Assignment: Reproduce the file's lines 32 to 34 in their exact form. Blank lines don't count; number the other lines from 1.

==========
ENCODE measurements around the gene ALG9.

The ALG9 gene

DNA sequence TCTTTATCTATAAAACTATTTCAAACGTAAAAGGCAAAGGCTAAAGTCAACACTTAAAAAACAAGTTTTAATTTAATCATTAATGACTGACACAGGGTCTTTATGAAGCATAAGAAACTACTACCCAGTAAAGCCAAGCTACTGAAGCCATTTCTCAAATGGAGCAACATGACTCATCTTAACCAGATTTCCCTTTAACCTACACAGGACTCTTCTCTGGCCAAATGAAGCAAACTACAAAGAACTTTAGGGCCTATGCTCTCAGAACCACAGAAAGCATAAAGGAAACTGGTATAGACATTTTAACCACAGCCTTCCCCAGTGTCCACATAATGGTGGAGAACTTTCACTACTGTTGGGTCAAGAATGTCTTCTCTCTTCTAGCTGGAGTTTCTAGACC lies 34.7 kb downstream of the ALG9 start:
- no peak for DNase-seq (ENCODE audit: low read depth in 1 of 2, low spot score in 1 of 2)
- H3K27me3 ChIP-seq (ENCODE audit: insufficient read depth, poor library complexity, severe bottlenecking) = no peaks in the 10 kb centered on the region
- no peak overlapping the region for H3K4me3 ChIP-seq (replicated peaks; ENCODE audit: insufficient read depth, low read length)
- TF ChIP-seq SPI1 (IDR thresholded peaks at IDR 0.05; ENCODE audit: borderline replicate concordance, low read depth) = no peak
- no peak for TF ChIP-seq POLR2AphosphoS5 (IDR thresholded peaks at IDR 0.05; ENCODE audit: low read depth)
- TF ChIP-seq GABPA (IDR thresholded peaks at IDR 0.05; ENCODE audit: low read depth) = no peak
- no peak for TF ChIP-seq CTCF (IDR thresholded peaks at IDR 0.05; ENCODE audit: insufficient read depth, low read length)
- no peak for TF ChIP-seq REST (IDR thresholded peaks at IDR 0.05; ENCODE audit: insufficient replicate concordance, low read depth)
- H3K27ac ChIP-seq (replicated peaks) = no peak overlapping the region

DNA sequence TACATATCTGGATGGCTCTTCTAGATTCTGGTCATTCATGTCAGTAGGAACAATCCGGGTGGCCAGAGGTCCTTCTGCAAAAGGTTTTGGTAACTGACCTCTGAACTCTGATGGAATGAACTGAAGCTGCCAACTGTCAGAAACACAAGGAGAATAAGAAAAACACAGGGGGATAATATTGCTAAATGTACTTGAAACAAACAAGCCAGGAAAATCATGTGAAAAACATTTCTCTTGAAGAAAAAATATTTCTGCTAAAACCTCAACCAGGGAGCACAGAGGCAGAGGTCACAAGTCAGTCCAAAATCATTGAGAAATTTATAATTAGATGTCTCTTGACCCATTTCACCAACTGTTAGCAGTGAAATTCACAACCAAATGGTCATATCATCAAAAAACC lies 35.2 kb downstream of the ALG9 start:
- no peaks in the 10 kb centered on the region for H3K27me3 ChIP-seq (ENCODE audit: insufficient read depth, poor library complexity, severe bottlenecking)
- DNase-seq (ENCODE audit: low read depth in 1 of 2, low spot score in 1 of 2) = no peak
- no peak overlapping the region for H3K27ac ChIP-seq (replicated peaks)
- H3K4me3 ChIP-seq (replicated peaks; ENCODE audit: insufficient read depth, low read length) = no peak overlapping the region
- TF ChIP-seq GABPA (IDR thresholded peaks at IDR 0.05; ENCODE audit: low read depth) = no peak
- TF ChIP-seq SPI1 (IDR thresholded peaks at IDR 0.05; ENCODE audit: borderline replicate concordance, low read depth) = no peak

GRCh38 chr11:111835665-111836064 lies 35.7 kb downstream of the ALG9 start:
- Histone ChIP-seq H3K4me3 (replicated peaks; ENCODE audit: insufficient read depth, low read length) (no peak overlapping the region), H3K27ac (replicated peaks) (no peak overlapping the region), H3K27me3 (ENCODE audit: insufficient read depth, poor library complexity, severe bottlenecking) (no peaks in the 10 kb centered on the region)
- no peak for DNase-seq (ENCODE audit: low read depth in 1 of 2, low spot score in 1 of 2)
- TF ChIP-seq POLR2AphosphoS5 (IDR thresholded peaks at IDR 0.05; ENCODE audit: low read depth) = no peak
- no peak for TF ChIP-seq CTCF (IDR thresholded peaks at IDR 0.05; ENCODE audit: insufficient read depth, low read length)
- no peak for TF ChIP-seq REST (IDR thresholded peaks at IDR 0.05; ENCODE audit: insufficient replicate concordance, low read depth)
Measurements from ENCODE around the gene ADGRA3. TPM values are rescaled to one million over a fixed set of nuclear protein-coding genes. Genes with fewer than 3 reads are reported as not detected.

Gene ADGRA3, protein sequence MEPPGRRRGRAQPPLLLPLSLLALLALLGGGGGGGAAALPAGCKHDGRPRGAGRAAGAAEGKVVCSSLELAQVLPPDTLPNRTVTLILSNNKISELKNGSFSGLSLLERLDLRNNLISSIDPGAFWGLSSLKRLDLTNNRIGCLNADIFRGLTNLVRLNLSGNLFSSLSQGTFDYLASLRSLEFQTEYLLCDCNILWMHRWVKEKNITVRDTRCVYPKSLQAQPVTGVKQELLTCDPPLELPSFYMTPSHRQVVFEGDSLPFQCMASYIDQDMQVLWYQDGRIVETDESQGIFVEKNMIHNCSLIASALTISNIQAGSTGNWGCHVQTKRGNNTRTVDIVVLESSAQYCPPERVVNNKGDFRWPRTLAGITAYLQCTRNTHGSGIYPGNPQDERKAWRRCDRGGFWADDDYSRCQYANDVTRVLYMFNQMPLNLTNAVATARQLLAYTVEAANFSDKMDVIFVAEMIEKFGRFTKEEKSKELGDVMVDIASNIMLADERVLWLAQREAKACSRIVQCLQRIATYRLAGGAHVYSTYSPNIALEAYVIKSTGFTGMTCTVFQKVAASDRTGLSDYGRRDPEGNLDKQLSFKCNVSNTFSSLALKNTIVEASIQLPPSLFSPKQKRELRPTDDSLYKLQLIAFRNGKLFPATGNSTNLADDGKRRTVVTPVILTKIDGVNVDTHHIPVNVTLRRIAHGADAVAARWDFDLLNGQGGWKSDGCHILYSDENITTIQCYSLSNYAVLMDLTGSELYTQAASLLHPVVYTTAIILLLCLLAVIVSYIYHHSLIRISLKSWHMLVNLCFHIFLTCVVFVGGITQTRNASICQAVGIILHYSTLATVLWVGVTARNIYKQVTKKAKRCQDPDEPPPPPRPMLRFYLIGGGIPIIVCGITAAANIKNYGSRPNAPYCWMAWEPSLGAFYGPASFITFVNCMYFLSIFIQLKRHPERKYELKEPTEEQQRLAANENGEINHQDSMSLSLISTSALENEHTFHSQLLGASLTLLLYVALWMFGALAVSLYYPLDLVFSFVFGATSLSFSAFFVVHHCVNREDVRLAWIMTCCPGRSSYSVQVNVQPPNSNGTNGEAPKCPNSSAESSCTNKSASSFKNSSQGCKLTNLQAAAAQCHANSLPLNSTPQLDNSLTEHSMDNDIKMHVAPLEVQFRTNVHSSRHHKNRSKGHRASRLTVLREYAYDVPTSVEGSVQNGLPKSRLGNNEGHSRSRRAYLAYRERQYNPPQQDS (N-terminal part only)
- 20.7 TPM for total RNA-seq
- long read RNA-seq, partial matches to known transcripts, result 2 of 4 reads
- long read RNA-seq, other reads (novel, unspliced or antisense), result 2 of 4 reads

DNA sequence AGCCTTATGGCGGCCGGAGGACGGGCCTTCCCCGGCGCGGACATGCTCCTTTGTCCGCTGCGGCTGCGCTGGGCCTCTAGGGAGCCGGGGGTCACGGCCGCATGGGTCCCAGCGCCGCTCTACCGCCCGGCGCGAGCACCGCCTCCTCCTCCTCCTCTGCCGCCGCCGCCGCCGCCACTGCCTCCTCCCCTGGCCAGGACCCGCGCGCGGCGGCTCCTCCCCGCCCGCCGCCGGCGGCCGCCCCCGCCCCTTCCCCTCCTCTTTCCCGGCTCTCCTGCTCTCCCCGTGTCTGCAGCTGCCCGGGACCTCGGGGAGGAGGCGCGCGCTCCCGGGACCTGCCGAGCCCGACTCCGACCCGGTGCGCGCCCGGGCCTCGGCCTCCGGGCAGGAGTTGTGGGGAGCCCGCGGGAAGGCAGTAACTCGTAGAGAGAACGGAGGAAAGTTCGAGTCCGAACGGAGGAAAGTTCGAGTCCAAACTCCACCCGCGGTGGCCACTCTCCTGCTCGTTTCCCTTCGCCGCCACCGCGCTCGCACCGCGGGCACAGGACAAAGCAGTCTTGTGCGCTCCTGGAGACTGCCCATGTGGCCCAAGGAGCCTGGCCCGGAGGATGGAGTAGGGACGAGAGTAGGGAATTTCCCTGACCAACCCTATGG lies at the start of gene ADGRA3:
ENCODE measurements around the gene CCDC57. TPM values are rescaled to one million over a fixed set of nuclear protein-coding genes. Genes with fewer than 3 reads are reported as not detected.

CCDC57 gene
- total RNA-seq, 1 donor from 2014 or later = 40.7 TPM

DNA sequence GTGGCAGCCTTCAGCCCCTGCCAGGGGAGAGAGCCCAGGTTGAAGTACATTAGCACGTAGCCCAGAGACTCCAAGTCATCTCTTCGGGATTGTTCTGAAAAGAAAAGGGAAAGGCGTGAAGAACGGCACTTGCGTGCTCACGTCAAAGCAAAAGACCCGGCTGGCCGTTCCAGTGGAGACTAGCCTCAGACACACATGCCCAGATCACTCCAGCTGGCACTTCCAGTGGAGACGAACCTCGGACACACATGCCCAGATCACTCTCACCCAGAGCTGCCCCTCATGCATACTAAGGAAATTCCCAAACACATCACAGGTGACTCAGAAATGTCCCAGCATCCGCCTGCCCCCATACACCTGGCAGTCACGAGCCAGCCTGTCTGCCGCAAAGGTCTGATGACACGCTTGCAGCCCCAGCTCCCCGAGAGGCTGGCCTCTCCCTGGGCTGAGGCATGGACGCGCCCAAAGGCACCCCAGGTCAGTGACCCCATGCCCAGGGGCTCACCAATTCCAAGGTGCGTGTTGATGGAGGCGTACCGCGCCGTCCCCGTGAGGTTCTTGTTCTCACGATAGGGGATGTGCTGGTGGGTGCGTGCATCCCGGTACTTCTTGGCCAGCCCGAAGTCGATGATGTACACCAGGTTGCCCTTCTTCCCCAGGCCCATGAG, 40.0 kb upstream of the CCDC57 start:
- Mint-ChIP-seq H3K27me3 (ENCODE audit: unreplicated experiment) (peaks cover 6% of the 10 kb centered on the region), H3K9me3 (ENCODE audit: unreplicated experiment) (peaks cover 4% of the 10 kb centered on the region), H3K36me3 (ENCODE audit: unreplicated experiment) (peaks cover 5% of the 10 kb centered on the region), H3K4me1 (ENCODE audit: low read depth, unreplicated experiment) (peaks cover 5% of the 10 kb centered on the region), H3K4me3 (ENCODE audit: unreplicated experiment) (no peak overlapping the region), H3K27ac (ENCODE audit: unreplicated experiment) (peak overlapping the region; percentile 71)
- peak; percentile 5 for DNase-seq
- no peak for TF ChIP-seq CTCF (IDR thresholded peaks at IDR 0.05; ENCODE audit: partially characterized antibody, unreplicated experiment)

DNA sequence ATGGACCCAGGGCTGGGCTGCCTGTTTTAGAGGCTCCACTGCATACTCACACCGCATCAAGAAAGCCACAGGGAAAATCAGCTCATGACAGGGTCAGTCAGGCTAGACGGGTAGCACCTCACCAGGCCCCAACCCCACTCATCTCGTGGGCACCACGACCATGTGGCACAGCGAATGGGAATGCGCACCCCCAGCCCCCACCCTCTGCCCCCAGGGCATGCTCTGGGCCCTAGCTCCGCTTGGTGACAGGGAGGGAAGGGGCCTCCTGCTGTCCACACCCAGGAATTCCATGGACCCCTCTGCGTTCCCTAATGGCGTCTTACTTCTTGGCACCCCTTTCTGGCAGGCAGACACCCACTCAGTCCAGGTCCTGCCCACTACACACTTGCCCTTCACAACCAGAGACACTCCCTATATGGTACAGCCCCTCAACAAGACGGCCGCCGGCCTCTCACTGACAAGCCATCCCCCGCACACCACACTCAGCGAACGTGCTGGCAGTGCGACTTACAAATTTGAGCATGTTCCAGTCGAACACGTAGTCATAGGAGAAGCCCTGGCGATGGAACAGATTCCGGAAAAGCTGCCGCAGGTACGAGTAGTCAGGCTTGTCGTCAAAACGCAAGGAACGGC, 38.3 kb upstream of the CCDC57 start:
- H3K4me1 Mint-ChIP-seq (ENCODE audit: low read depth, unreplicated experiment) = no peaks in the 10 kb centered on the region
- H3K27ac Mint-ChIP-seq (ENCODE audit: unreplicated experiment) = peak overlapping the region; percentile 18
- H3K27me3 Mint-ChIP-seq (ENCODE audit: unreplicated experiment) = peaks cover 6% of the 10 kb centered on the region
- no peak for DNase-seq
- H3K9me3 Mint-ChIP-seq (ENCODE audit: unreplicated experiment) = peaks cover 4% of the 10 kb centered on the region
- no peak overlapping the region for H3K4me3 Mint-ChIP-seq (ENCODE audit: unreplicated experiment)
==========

ENCODE measurements around the gene CCDC57. TPM values are rescaled to one million over a fixed set of nuclear protein-coding genes. Genes with fewer than 3 reads are reported as not detected.

CCDC57 gene
- total RNA-seq, 1 donor from 2014 or later = 40.7 TPM